Fla. Fails To Spend Chapter 1 Funds
More than $20 million of Florida's $123 million in federal compensatory-education money was unspent or misspent in the 1983-84 school year, according to a compilation of state records by the Miami News.
Sixty-six of the state's 67 school districts did not spend all of the Chapter 1 money that was coming to them, electing to carry over some money as a cushion against future funding uncertainties, confirmed Cecil G. Carlton, director of the state's bureau of compensatory education.
Unspent Chapter 1 money in the state totalled $20.6 million for the 1983-84 year, and at least one district failed to spend 70 percent of its allocation, Mr. Carlton said. State officials said school districts in Florida typically "carry over" 20 to 25 percent of their compensatory-education money.
Tabulating a state audit of 34 districts, the Miami newspaper also reported that 27 of the agencies had misspent a total of $2.6 million. Mr. Carlton said the state questioned the districts' expenditures but has not labelled them "misspent."
Hayes Mizell, an aide to Gov. Richard Riley of South Carolina and the former chairman of the President's National Advisory Panel on the Education of Disadvantaged Children, said districts' tendency not to spend compensatory-educa3tion money as a "hedge" against unexpected events is a long-time problem.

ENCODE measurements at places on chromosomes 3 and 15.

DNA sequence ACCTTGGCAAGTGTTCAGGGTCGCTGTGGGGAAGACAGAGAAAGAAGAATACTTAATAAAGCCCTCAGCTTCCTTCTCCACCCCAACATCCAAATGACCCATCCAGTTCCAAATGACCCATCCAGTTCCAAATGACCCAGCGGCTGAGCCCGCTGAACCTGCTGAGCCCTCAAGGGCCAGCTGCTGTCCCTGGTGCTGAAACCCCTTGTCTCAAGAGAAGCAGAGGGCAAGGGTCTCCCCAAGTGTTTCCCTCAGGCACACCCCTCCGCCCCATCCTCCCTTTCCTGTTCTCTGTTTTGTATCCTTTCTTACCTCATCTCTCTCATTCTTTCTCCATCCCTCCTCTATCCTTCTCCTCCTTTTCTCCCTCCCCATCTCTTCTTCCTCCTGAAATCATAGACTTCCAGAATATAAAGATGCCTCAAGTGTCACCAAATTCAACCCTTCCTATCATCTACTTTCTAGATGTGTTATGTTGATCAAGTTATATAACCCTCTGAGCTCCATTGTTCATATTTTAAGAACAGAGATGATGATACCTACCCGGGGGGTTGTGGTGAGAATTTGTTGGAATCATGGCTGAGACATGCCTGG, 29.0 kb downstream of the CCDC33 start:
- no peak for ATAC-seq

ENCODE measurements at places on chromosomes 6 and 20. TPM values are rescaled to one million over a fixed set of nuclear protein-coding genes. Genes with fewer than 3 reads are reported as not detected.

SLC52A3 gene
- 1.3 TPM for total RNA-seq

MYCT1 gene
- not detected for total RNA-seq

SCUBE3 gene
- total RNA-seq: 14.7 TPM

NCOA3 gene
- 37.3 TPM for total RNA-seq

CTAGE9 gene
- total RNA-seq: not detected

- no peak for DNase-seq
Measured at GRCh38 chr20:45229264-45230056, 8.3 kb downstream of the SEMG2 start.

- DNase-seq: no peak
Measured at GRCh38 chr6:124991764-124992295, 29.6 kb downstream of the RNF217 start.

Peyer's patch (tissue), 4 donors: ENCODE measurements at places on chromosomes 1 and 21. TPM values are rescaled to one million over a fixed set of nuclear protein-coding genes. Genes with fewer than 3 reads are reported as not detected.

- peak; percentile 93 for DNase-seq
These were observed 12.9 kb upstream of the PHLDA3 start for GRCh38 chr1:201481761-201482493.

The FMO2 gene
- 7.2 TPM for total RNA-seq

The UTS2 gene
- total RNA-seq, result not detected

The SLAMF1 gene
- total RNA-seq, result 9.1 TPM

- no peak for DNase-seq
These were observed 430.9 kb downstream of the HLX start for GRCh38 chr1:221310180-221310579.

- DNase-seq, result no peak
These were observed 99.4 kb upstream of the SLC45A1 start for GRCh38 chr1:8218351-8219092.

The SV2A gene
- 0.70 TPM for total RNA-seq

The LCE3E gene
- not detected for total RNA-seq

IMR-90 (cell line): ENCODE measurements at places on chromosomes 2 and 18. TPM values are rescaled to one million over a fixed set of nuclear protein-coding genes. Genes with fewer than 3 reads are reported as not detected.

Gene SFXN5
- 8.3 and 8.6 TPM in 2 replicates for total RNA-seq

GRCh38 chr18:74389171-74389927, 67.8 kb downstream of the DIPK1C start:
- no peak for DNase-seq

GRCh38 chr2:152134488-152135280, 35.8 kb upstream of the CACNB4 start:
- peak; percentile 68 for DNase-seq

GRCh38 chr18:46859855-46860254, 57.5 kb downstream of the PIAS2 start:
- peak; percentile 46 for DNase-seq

Contending that Chapter 1 fails to serve up to half the deserving students, Mr. Mizell commented that large carryovers amount to "willful reductions" in compensatory-education services decided upon by school districts.
John Staehle, deputy director of compensatory education in the U.S. Education Department, said federal Chapter 1 allocations remain available to school districts for 27 months after the government releases them on July 1 each year. But states have the authority to transfer money from one district that may get too much money to other, needier districts, he said.
As a "rule of thumb," Mr. Staehle said, states ought to be wary if districts consistently carry over more than 15 percent of their annual allocation. He said the amount of unspent funds varies from state to state.
Districts, Mr. Staehle added, do not receive their Chapter 1 funds in one sum--to invest or use as they please--but rely on periodic distribution by the state, which holds the funds, to meet their obligations.
According to Mr. Carlton, Florida's Chapter 1 director, state and federal officials are now trying to devise a solution to the state's high amount of unspent funds.--jh
Vol. 04, Issue 35